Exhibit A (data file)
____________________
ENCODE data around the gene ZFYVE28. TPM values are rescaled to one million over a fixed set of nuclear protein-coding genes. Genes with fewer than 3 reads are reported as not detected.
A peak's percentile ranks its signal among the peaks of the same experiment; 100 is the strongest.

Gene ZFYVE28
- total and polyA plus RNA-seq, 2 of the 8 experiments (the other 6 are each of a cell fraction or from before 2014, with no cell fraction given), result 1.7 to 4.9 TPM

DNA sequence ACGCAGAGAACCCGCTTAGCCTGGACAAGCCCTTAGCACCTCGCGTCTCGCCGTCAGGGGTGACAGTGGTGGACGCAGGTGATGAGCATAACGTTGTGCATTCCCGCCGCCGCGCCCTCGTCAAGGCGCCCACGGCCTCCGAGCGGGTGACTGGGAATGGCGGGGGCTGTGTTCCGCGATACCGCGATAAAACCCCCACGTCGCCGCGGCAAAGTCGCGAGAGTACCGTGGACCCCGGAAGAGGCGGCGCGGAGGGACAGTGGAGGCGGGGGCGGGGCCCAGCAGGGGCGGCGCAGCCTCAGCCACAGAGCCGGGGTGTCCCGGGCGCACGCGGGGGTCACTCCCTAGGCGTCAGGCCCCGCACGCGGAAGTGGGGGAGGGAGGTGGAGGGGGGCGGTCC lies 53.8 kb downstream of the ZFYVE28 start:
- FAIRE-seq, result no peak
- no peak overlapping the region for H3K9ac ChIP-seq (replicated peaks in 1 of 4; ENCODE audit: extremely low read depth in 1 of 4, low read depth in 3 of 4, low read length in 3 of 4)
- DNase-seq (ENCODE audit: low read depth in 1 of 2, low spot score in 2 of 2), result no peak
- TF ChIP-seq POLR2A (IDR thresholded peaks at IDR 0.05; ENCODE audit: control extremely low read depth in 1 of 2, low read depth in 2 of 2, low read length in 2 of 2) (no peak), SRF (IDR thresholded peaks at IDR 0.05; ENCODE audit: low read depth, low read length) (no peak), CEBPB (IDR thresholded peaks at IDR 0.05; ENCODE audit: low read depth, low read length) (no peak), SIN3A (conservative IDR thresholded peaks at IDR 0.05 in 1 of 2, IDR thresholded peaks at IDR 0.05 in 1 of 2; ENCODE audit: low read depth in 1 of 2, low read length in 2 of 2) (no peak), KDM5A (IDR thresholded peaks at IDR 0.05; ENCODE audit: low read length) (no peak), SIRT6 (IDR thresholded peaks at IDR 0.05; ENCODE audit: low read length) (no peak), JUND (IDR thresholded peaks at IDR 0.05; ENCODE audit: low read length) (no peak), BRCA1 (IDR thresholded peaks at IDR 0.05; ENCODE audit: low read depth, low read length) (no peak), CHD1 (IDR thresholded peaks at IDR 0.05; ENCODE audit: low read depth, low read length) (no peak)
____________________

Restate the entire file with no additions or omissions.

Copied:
ENCODE data around the gene ZFYVE28. TPM values are rescaled to one million over a fixed set of nuclear protein-coding genes. Genes with fewer than 3 reads are reported as not detected.
A peak's percentile ranks its signal among the peaks of the same experiment; 100 is the strongest.

Gene ZFYVE28
- total and polyA plus RNA-seq, 2 of the 8 experiments (the other 6 are each of a cell fraction or from before 2014, with no cell fraction given), result 1.7 to 4.9 TPM

DNA sequence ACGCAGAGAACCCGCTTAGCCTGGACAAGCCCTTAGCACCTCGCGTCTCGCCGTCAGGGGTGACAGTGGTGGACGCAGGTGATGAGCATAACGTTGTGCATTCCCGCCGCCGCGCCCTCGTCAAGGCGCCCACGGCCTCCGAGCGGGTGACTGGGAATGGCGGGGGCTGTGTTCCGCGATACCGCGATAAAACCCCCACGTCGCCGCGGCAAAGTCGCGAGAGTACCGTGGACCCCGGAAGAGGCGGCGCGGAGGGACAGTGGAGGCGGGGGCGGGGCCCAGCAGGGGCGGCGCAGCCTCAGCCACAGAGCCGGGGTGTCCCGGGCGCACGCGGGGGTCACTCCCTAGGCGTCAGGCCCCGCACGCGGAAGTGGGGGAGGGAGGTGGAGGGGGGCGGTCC lies 53.8 kb downstream of the ZFYVE28 start:
- FAIRE-seq, result no peak
- no peak overlapping the region for H3K9ac ChIP-seq (replicated peaks in 1 of 4; ENCODE audit: extremely low read depth in 1 of 4, low read depth in 3 of 4, low read length in 3 of 4)
- DNase-seq (ENCODE audit: low read depth in 1 of 2, low spot score in 2 of 2), result no peak
- TF ChIP-seq POLR2A (IDR thresholded peaks at IDR 0.05; ENCODE audit: control extremely low read depth in 1 of 2, low read depth in 2 of 2, low read length in 2 of 2) (no peak), SRF (IDR thresholded peaks at IDR 0.05; ENCODE audit: low read depth, low read length) (no peak), CEBPB (IDR thresholded peaks at IDR 0.05; ENCODE audit: low read depth, low read length) (no peak), SIN3A (conservative IDR thresholded peaks at IDR 0.05 in 1 of 2, IDR thresholded peaks at IDR 0.05 in 1 of 2; ENCODE audit: low read depth in 1 of 2, low read length in 2 of 2) (no peak), KDM5A (IDR thresholded peaks at IDR 0.05; ENCODE audit: low read length) (no peak), SIRT6 (IDR thresholded peaks at IDR 0.05; ENCODE audit: low read length) (no peak), JUND (IDR thresholded peaks at IDR 0.05; ENCODE audit: low read length) (no peak), BRCA1 (IDR thresholded peaks at IDR 0.05; ENCODE audit: low read depth, low read length) (no peak), CHD1 (IDR thresholded peaks at IDR 0.05; ENCODE audit: low read depth, low read length) (no peak)